Choosing a "JUST RIGHT BOOK" can be quite challenging, but the right reading choices are crucial for the developing reader. The text should be easy enough to build your child's confidence while also challenging enough to keep your child engaged and "working the brain muscles."Here are 6 tips to help you stock your libraries at home with "just right books." Please keep in mind that these tips are meant to be guidelines, not finite rules.1) Use the Five Finger Rule
We introduce this strategy to students early on and practice using it a lot at school. It's important to make sure that your child chooses books that have an appropriate amount of challenge. Your child should be able to read most of the words in the book.
The ultimate goal of reading is to comprehend, or construct meaning from the text. Knowing how to read the words is not enough. To demonstrate comprehension, your child should be able to...a. Retell the beginning, middle, and end of a story.b. Answer questions about what has happened in the book. ("Who?" "What?" "Where?" "When?" "Why?" "How?")c. Make connections while reading.
3) Look at the Size of the Print and the Illustrations
As a general rule, books with larger print and more pictures are easier to read than those with smaller print and less illustrations. If a book passes the "5 Finger Rule" test but your child is still having trouble talking about what is happening in the story, then try a book with larger text and more visual support.
4) Choose a Picture Book
When a child begins to read independently, it’s natural to head toward the chapter book section of the library. However, it’s important to still check out some picture books, too! Picture books are written at a higher reading level than most people think, which can be good practice for children who are great decoders.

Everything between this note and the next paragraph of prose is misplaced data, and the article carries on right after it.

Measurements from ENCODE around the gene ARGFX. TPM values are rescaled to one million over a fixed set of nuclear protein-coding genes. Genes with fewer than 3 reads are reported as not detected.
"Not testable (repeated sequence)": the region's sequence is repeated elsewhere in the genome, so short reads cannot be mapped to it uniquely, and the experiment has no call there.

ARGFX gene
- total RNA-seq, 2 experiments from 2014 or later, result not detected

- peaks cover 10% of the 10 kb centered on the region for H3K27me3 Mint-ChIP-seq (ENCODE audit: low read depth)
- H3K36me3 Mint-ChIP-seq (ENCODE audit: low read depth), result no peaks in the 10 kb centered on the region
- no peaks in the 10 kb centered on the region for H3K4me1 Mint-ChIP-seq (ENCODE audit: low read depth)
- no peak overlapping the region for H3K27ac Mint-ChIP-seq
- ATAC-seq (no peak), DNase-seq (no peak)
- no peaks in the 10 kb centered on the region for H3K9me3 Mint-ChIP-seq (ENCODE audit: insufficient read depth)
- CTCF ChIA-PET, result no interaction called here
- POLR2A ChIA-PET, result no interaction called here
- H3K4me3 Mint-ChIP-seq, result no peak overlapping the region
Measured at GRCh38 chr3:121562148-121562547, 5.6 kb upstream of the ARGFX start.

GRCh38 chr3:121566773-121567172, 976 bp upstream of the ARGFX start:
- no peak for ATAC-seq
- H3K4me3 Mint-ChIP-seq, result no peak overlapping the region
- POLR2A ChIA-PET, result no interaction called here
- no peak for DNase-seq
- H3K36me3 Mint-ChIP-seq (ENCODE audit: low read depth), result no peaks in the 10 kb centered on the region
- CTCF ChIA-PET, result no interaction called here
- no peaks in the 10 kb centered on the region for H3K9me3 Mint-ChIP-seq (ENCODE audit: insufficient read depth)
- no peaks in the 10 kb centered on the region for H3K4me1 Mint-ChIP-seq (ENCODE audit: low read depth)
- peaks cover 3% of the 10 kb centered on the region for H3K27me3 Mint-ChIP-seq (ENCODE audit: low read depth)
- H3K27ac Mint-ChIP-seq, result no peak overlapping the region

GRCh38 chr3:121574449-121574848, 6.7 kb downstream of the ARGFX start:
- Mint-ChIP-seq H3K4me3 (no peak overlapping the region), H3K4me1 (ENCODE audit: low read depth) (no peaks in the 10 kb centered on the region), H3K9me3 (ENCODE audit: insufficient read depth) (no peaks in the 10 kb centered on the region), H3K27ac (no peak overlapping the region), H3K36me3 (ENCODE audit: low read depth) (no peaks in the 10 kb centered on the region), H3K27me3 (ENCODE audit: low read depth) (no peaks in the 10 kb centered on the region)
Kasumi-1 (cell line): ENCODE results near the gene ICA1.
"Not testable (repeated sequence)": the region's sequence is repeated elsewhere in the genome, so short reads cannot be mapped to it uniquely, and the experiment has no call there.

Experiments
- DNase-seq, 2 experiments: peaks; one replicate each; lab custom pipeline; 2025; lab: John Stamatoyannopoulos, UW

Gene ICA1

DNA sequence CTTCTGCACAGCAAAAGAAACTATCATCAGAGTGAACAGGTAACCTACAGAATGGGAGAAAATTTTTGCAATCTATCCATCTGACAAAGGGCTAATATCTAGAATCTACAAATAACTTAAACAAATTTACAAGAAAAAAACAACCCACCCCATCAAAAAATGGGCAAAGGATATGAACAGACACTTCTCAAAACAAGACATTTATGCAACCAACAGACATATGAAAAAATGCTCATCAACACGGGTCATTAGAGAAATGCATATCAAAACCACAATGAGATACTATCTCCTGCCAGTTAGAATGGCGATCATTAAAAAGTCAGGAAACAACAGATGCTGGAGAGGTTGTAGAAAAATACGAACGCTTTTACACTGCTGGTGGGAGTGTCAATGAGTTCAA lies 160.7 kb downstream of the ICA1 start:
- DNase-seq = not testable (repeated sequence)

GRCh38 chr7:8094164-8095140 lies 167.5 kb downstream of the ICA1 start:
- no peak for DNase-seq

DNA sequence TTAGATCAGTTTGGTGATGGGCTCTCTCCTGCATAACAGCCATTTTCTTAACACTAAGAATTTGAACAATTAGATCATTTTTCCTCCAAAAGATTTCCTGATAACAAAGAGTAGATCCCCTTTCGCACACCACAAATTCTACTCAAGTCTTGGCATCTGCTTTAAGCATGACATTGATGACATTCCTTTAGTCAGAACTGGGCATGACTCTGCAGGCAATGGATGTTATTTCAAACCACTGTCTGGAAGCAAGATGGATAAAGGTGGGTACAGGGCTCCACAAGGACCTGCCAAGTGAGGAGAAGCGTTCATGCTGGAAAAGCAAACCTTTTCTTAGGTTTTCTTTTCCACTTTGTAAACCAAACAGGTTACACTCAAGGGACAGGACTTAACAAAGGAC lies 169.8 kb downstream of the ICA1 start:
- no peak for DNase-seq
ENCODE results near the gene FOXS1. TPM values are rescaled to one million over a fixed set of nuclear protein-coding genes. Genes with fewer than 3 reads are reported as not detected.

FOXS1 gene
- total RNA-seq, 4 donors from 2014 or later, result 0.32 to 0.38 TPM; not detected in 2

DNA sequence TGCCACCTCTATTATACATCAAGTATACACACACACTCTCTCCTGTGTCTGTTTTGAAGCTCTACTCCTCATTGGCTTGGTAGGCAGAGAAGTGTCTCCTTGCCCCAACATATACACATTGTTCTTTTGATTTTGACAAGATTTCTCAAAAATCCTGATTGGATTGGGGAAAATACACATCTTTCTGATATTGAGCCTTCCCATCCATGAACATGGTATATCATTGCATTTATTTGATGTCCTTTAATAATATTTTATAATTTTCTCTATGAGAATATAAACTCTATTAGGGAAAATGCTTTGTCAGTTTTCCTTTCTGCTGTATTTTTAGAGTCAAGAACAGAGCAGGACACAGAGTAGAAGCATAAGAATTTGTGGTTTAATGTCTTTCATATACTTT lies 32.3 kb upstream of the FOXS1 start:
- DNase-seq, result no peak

Picture books provide a less overwhelming way to read challenging text. They have beautiful illustrations that help aid in both comprehension and decoding. Picture books can also be read in a short sitting for those who may not have the patience or stamina to read an entire chapter book on their own.
5) Try Choosing a Series
Chapter books series, especially those with a lot of titles, usually get more challenging as you get further into the series. As your child’s reading level increases, the books also become more difficult, which is perfect for readers in elementary school. Ask teachers or librarians for recommendations and start with the earlier books in the series.
6) Don’t Be Afraid to Break the Rules
If there is a book your child is begging you to read, let him/her try it! Motivation and background knowledge play a huge role in comprehension so your child may surprise you with how well he/she does with it. If you find that your child isn't able to tell you much about the story but has a basic idea of the plot line, encourage him/her to go back and reread sections that aren’t clear.
We’ve all started books, movies, or activities that weren’t “just right” for us. Being able to figure that out is an important skill, too. Giving your child choice and independence may be what sets him/her up to be a lifelong reader!